He's also a kick ass teacher.

So guess what? My Ira lovefest was timely because it makes this part require less background information. Ira S. was awarded the Evangeline Papageorge Distinguished Teaching Award for 2013! Woo hooooo!

Y'all! He was SO surprised. I mean, he's such a humble dude that it never even occurred to him that this would be something he'd win -- which made it all the better when he did. They asked former recipients of the award to stand, and when they did, Ira was applauding super hard and nodding in the directions of those standing with this affirming Ira-like expression on his face. You could have mopped him right up off of the floor when they called his name.

I love that our students and the alumni association chose to recognize him. It's the highest teaching award bestowed upon a teacher at Emory School of Medicine and I cannot think of a more deserving soul than Ira. He's amazing and the embodiment of everything this honor describes.

Ira S.

Yay and yay.

Oh--and the other yay is for Ira's wife Janet S., who is every bit as awesome as he is. All I'll say about her is that she makes me love Ira even more. I am enchanted by smart and thoughtful people. Janet S. is like that.

Team S.

I heart this picture of them so much. The expression on Ira's face will always remind me of the conversation that Janet, him and I had just had before I snapped it. And that conversation was a very, very good one that I'll cherish always.


And you know what else was super sweet? Several of his former students came in support of him. They somehow got wind of the win and came as his "family" since his own kids were out of town. And those students are now busy resident physicians and chief residents who did whatever it took to be there.

Grady Chief Residents Victor and Francois, and intern, Jen S.

And since I know what Ira means to them, too, and what it likely took for them to make it to graduation, this snapshot I took of them standing at the back of the chapel sort of makes me want to cry every time I look at it.


Oh. Here's a few more lovely shots taken with my trusty iPhone.

This one is of Yewande A. She was the recipient of the student version of the Evangeline Papageorge Award. It's the highest honor any student can be given by her classmates at commencement. She's so, so awesome. I was so happy for her I cried when she won that award last week.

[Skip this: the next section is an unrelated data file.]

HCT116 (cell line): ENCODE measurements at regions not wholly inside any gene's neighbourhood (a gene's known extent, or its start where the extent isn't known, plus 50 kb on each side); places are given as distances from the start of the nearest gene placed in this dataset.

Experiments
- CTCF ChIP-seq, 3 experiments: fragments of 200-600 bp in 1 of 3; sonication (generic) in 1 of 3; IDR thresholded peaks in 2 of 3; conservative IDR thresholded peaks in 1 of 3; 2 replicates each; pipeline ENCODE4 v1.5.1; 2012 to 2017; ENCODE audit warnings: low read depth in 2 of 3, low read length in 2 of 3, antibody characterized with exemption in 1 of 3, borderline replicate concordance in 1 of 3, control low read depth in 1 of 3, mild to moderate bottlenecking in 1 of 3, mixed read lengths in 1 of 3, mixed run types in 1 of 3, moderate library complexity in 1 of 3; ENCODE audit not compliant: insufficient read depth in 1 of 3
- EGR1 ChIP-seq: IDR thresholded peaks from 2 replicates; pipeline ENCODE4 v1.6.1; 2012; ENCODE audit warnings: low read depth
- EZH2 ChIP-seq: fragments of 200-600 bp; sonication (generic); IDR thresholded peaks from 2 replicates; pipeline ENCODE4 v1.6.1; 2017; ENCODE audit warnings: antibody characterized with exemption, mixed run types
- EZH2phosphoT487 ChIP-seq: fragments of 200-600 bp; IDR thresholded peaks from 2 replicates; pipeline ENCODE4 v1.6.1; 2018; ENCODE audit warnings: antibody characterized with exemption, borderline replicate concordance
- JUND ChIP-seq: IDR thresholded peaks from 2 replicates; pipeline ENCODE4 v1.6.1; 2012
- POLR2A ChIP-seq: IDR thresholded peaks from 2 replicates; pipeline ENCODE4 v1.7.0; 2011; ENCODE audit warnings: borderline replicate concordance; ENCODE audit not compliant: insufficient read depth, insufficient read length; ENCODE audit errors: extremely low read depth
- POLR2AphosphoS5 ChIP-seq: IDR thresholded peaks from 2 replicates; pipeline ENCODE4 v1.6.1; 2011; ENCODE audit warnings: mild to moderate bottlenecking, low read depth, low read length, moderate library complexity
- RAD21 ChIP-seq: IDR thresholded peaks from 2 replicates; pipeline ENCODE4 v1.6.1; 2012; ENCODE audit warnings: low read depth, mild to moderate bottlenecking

I guess me crying is becoming less and less of a shock, huh?

With Dan W.'s whole family who taught me how to say "Congratulations" in Mandarin to his Grandmother.

She'll be doing a combined residency in Emergency Medicine and Internal Medicine. Wow!

Oh, and this:

Yes! This!

This is Bryan O. -- who I've also talked about here before. I don't have a picture of it, but Bryan O. was selected by his class to deliver the student address at Commencement. Can I just say he BROUGHT IT? He truly put his heart and soul into that speech. There wasn't a dry eye in the room.

Here's our text exchange after:

Yes. That was his "Firestarter" speech. (The inside joke on that is that I recently gave a lecture this year to the fourth-year/graduating students for what's referred to as the "Firestarter" lecture. The requirement of it is really to inspire people and, well, ignite something in them. My friend the Profesora in Pittsburgh was the very first one to ever give one in 2011--a super tough act to follow!)

Congratulating the profesora after the inaugural "Firestarter" lecture--AWESOME! Hello?

Right before my "Firestarter" lecture 2 years later. . . 

Oh. Where was I? Bryan's speech. Yes. Dude. I wish you could have heard it. He killed it. He was such a responsible steward of the time he was given. He was. I've gotten to know him quite well over the last year. I felt so lucky that I did. Yes. That dude started some fires, do you hear me? The Profesora in Pittsburgh would have approved that message for sure.

I'll keep the light on for you, Dr. O!

And lastly, this:

I think I mentioned before that 5 of my 8 members of Small Group Beta were graduating this year. (The others took additional time for other academic endeavors such as research and Masters' degrees.) Anyways. This photo includes four of those five. The fifth person? He isn't pictured. And no, it wasn't because he was gone to the mens room. It's because he wasn't there for graduation.

At least, not physically he wasn't.

Mark G. had to leave right after finishing classes to go and be with his parents overseas. One of his parents is under treatment for a serious health issue that limited their travel to the US for the  commencement exercises of their only child.


But man, oh man. Mark was so mature about it. He simply expressed that this moment was more for his parents than him and that he'd rather be with them than anywhere else. Even if it meant missing his medical school graduation. Man. And yeah, he was the first to admit that it would be a bummer to miss this but was even faster to admit that it would be even more of one to be there without his parents. No one had to twist is arm or any such thing. He was strong in his resolve and remarkably fine with the idea. I think his attitude made it easier for them. I'm sure they were more disappointed than he was, and isn't it just remarkable that they raised a son who knows what's really important?